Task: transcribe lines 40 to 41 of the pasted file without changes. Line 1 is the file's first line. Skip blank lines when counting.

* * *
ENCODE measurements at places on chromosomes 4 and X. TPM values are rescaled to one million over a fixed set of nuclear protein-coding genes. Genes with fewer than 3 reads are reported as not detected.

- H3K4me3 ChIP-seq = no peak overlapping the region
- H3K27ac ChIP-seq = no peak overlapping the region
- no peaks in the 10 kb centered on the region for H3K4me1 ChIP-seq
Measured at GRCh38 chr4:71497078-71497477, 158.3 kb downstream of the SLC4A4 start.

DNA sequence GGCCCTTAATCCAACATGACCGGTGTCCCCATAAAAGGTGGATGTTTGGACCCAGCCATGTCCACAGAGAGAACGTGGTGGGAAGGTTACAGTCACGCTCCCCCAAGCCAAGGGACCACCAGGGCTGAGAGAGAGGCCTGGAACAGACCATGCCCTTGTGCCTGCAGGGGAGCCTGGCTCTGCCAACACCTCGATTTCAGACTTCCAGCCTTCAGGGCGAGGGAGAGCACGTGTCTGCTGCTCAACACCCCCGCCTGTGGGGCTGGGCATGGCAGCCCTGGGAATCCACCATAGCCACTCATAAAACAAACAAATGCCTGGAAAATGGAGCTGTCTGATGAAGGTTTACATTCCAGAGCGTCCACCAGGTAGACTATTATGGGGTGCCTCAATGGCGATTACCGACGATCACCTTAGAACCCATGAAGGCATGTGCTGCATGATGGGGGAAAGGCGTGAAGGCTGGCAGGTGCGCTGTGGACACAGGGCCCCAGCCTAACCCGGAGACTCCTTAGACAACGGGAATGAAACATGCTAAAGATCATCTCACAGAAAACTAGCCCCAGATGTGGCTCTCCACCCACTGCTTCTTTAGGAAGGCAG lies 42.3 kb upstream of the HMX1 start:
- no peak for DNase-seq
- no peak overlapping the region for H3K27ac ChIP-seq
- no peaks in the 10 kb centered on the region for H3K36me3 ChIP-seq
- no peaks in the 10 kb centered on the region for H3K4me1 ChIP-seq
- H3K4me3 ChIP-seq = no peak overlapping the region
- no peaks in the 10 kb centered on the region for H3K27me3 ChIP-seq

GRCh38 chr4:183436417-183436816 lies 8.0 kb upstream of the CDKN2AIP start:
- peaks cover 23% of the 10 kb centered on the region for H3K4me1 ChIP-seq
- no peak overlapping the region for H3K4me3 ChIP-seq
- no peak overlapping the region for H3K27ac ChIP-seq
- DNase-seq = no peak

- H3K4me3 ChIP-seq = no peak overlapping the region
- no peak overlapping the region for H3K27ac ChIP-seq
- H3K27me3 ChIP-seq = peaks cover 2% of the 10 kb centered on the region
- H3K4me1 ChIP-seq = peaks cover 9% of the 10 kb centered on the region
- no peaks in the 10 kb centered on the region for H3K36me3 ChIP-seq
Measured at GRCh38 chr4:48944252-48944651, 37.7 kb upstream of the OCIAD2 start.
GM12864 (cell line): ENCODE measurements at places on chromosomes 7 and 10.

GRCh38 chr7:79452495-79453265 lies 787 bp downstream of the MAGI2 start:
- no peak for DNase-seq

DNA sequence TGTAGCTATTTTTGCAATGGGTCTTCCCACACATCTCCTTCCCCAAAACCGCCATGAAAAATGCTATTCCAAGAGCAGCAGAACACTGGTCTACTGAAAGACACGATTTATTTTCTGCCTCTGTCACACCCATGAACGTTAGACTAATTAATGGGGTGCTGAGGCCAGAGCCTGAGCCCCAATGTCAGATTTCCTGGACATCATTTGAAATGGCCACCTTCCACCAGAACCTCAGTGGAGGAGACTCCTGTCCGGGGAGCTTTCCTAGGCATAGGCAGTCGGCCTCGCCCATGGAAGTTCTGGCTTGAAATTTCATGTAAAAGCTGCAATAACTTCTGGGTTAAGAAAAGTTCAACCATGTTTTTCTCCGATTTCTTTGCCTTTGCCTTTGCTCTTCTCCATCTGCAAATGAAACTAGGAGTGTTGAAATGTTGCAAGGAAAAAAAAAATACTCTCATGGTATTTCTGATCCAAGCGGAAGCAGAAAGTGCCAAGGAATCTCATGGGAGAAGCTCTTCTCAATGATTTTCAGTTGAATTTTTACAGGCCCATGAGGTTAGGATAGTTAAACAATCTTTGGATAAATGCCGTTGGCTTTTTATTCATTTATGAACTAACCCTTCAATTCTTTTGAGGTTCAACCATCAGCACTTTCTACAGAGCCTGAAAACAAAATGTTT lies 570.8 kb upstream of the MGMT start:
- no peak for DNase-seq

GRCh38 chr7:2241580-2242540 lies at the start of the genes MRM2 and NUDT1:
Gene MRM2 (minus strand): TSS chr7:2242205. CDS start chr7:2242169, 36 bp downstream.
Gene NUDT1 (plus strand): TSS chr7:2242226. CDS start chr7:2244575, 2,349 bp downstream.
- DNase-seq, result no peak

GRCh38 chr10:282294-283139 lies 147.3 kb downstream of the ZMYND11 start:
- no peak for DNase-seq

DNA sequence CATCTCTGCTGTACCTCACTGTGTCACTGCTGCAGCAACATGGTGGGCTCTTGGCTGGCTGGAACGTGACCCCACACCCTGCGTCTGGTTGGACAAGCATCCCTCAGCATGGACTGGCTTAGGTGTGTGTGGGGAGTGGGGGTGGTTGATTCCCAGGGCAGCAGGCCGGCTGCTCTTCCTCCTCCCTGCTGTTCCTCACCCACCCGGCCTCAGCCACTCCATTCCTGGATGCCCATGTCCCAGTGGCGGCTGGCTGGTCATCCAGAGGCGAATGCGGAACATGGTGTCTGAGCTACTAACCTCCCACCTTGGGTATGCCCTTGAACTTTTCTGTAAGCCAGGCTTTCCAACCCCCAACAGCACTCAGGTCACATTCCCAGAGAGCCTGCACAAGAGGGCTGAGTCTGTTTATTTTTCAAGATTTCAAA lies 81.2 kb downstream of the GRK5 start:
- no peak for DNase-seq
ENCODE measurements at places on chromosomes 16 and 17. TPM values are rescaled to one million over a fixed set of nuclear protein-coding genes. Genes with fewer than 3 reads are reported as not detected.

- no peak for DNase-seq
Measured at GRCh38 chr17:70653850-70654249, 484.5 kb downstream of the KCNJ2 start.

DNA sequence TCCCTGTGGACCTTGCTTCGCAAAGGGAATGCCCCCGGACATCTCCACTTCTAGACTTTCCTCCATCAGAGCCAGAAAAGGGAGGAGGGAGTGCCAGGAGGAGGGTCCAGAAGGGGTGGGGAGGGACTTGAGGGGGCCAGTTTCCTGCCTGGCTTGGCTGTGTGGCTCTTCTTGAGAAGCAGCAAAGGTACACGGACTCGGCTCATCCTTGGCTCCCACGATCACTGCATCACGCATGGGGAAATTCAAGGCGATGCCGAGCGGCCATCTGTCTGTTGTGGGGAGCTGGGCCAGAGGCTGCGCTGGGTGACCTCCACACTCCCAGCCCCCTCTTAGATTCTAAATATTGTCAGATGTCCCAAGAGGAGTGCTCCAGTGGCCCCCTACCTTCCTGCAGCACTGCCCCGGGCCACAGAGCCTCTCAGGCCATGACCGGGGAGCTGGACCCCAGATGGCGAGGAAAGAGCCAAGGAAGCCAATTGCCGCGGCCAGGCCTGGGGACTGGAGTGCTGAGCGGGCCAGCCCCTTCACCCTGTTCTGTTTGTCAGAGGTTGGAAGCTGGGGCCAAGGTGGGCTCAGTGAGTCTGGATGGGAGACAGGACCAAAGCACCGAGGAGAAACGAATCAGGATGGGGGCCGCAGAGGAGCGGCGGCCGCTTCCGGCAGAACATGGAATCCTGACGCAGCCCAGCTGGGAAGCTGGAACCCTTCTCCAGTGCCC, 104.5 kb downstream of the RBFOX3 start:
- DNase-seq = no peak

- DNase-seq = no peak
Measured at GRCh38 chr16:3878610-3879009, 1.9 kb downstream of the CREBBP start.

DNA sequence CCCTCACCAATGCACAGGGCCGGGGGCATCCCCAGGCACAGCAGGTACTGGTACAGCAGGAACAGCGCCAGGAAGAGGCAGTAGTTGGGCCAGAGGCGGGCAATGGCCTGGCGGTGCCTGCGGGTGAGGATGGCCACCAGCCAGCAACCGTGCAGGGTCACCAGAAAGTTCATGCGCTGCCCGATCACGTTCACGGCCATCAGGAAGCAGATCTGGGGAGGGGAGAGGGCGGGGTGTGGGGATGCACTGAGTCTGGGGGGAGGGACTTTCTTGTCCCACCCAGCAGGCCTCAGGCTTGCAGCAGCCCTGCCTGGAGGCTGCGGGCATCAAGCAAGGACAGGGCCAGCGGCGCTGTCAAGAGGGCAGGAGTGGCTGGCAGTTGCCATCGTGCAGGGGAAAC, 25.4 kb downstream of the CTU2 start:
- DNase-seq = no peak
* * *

DNA sequence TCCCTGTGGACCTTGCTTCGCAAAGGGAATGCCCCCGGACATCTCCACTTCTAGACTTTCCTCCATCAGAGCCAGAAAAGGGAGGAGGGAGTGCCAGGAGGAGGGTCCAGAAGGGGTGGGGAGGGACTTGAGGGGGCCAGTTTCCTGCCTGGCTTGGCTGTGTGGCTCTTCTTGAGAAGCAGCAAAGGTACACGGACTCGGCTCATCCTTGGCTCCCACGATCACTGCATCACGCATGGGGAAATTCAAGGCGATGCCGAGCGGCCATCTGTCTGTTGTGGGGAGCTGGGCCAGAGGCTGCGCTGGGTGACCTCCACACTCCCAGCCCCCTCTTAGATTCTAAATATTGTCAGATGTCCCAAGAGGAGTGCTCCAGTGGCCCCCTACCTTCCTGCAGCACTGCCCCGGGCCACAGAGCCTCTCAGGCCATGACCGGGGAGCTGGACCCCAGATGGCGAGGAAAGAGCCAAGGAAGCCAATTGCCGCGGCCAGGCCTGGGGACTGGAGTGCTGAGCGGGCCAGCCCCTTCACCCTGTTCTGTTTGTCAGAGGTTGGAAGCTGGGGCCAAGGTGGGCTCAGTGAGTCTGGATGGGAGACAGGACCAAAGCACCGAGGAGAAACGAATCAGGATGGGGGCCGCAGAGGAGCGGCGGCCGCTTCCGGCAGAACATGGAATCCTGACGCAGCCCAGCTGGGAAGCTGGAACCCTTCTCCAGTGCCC, 104.5 kb downstream of the RBFOX3 start:
- DNase-seq = no peak